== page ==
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Letter of the Week: Don't Burn Books Yet 

Thanks BJ Thomas for this week's letter, a nice meditation on the changing nature of the printed word in a digital society - something that we think about a lot around here. We too hope there's a future with good old-fashioned books and maybe even a few newspapers. And like BJ, we prefer a flashlight over a backlight any day. Meantime, BJ, you can pick up your winner's spoils, a bag of Strictly Organic coffee, at our office, 704 NW Georgia.

So I'm reading in the national news today that now, in addition to Kindle (shudder) trying to change how people think they read books, there is a new technology designed to insert visuals of what is being read - an awful creation referred to as a "Vook."


Oh Dear Lord!!!

The whole idea of reading a fiction book - one of those hard (or soft) cover bound stack of papers - is to devour words and imagine. Create places, people and circumstances and think for YOURSELF - not, for goodness sake, to have someone else do it for you. You might as well go watch something brainless on TV.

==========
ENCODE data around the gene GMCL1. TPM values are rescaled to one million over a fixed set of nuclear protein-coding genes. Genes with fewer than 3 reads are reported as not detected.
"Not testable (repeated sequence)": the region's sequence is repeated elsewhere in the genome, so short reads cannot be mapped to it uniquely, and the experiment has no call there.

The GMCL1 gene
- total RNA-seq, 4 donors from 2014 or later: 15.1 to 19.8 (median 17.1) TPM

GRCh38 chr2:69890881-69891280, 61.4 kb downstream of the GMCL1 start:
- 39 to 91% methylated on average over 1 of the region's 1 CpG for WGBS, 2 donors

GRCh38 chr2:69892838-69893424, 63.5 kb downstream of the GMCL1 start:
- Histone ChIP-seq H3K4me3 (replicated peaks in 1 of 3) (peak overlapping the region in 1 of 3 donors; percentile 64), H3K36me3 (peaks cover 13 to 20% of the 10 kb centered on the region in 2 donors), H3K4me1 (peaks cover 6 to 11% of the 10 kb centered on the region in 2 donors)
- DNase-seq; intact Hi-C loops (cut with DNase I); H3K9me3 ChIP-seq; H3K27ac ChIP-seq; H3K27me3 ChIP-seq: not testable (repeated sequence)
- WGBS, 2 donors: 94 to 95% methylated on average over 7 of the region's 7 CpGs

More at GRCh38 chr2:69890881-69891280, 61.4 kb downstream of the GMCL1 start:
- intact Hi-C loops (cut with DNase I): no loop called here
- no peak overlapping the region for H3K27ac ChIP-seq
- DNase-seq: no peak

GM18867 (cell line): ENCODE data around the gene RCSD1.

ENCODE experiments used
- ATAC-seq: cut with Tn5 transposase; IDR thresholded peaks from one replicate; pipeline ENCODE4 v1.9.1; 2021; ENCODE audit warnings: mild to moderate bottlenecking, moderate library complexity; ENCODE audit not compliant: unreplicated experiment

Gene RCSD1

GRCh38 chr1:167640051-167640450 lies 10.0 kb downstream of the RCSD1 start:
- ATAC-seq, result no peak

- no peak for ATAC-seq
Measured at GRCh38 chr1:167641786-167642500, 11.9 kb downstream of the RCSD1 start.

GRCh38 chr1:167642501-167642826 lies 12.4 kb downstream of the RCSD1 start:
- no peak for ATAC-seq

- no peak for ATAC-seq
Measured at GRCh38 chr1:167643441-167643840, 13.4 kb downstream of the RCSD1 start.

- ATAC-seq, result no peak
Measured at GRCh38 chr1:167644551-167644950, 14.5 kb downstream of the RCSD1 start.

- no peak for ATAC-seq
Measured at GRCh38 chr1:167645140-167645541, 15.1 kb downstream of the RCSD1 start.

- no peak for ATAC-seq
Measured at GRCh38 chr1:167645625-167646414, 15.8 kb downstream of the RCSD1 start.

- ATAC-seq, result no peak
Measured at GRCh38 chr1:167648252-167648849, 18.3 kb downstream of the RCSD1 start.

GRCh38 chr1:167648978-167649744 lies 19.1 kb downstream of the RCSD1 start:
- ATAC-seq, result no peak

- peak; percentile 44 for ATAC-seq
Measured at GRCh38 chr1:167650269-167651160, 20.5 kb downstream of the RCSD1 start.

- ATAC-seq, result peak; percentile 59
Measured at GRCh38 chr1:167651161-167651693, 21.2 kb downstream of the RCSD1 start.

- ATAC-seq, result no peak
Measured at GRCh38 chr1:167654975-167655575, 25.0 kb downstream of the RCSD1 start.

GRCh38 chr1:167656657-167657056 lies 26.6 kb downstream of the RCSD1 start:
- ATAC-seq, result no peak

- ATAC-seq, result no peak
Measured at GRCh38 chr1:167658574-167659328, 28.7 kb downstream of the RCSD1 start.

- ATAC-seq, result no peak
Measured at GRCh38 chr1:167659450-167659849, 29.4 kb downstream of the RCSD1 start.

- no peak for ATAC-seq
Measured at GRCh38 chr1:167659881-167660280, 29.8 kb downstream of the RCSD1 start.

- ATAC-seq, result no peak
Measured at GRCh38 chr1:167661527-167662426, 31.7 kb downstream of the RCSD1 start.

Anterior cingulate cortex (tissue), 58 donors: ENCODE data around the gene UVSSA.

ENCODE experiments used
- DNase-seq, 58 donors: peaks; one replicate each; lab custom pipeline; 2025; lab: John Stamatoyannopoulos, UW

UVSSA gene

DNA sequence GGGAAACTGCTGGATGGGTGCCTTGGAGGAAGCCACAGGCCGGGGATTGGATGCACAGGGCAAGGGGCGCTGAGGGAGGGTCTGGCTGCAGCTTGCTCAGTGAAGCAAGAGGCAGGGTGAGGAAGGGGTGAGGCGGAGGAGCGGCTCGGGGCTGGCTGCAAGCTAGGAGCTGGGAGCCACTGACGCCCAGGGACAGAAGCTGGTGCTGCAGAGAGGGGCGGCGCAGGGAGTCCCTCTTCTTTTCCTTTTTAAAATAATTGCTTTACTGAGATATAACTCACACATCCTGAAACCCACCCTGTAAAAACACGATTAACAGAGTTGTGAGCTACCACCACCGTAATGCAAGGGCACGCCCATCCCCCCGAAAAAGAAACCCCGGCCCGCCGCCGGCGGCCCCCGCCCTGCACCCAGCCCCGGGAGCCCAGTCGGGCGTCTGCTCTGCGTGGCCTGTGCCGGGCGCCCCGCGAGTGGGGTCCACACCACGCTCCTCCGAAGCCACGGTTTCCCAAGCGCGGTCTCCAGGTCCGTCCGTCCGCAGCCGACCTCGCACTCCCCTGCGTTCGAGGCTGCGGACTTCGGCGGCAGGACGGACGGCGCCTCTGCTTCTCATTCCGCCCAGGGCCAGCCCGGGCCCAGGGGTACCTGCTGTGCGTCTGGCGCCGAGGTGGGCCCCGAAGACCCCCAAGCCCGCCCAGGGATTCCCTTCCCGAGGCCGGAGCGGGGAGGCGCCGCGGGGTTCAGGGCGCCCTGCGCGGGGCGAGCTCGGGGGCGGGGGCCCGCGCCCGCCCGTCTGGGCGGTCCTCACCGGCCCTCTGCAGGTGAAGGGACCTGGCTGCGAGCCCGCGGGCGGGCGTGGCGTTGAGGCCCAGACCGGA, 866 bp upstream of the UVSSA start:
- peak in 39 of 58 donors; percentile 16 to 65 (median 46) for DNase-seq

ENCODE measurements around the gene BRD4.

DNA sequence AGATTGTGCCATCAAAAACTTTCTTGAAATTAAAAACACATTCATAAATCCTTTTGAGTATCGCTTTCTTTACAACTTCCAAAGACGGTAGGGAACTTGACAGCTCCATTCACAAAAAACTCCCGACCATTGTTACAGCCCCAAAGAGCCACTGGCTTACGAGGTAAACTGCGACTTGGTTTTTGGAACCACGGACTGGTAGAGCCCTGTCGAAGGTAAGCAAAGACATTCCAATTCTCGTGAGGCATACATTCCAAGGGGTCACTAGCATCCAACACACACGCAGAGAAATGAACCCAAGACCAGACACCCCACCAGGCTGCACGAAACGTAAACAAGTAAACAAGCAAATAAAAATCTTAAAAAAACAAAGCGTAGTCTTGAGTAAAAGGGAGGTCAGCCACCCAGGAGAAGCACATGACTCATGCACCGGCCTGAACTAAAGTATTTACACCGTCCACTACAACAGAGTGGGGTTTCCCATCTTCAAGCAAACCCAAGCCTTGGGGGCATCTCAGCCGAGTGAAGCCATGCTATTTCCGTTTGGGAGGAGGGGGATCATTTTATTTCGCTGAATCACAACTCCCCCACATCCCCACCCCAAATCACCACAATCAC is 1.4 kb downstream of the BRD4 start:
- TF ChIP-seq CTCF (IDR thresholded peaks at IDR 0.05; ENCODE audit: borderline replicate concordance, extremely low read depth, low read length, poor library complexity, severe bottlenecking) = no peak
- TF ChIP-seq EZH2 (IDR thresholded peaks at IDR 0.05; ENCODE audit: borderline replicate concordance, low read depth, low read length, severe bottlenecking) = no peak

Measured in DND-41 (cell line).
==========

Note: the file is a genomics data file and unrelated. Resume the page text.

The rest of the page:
I would imagine that there are thousands of ideas as to what Jane Eyre might have looked like. Or some of the Shakespeare characters. Don Quixote. The Count of Monte Cristo. Nancy Drew - even the heroines of Danielle Steele novels. If you let someone create a video of that character, doesn't it lose some of the excitement of the written word?

I am a book lover. I have friends who are book lovers. All of my sisters, and my children are lovers of REAL books. The ones you can curl up in bed with, or under a tree, or on the sofa on a rainy day. Bend down the corners, lightly mark with a pencil; inhale the fragrance of the printed page. Does a Kindle have a fragrance? Can you hide it under the covers with a flashlight to read deep into the night? It has been hinted that I have too many books. Ummm... You can never have TOO MANY BOOKS!!

There is a poignant story by Oregon writer M.K.Wren, A Gift From The Shore. After the Holocaust two women, in their search for survival, dip found books in wax to preserve them for the future, and store them in a cave on the Oregon coast. Fiction? Or not?

I am reasonable about my books. History, reference, inspiration - not so many novels. But what I have is all REAL paper. And, I must confess, I still have some of my storybooks from my childhood.

Technology is OK to a point. However, we have lost the art of handwriting, texting and IM has shortened communication to a staccato stream. Let's not lose the enjoyment of real, honest to goodness books!


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